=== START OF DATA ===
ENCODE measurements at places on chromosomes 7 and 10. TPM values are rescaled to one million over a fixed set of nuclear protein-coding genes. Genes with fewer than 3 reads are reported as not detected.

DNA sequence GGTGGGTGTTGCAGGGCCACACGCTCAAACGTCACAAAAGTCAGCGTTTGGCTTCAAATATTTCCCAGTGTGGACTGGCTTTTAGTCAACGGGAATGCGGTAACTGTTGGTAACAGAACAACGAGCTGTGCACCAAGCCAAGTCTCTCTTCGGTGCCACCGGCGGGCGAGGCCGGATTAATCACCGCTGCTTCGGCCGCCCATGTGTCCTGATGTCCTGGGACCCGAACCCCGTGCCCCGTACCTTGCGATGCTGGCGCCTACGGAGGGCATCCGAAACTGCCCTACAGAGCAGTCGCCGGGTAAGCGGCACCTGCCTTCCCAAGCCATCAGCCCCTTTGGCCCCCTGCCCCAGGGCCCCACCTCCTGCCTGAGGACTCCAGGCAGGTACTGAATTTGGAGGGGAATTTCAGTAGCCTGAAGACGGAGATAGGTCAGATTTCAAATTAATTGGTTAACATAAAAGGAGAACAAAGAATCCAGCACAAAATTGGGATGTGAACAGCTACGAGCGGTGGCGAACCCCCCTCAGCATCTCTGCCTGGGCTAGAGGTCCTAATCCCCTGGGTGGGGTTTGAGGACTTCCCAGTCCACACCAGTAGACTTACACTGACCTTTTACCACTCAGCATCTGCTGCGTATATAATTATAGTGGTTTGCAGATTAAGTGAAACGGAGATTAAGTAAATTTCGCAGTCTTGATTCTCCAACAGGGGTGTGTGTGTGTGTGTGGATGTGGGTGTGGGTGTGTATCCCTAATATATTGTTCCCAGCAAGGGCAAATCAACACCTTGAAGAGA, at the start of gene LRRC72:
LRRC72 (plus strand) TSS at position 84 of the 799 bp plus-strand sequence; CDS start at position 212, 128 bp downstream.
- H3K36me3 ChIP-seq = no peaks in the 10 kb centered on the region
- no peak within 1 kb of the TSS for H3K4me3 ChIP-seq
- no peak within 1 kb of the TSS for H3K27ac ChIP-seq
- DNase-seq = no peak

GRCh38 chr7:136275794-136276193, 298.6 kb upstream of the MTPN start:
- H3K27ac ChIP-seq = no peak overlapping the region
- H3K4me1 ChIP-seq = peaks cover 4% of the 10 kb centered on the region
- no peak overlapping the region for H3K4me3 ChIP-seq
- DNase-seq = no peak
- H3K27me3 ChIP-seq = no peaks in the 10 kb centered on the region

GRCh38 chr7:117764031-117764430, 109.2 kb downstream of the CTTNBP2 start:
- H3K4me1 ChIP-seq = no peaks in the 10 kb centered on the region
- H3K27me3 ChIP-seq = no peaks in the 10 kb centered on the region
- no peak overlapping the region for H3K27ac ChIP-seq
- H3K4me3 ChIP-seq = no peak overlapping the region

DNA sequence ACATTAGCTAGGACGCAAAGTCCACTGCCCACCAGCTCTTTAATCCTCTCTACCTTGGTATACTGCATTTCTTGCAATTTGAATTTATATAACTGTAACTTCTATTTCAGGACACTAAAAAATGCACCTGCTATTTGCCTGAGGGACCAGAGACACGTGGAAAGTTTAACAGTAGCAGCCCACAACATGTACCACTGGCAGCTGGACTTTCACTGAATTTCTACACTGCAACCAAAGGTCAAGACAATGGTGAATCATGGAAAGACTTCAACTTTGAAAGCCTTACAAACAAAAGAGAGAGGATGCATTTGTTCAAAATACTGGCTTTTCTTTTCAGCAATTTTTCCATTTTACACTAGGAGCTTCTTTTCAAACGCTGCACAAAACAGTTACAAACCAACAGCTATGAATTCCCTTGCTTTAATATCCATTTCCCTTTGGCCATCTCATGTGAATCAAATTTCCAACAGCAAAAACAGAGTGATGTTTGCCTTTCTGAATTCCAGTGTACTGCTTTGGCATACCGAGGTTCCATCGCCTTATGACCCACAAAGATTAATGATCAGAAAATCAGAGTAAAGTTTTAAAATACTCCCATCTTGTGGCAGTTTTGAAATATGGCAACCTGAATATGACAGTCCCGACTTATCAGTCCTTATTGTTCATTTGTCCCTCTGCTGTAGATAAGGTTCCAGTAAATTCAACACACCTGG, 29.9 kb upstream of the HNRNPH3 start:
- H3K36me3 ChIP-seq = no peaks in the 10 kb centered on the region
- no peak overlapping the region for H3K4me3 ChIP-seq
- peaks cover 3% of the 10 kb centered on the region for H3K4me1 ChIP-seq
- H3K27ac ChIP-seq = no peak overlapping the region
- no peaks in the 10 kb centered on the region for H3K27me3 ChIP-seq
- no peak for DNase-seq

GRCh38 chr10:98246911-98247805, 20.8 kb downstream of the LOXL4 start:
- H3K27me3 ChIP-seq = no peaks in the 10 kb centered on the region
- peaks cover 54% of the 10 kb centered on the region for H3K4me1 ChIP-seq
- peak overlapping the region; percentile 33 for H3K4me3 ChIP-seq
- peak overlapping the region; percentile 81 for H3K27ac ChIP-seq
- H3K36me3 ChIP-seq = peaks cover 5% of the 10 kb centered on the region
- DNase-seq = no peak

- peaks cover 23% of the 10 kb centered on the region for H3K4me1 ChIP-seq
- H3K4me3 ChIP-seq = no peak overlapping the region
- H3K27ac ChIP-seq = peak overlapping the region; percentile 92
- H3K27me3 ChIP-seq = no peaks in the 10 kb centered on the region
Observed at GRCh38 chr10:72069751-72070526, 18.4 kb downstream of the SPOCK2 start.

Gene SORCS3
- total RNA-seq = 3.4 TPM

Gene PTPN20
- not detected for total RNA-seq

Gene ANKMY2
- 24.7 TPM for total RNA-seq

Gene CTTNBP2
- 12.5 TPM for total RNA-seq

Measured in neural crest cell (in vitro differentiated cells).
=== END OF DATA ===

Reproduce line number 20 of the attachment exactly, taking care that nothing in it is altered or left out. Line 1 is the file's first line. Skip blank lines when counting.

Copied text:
- H3K36me3 ChIP-seq = no peaks in the 10 kb centered on the region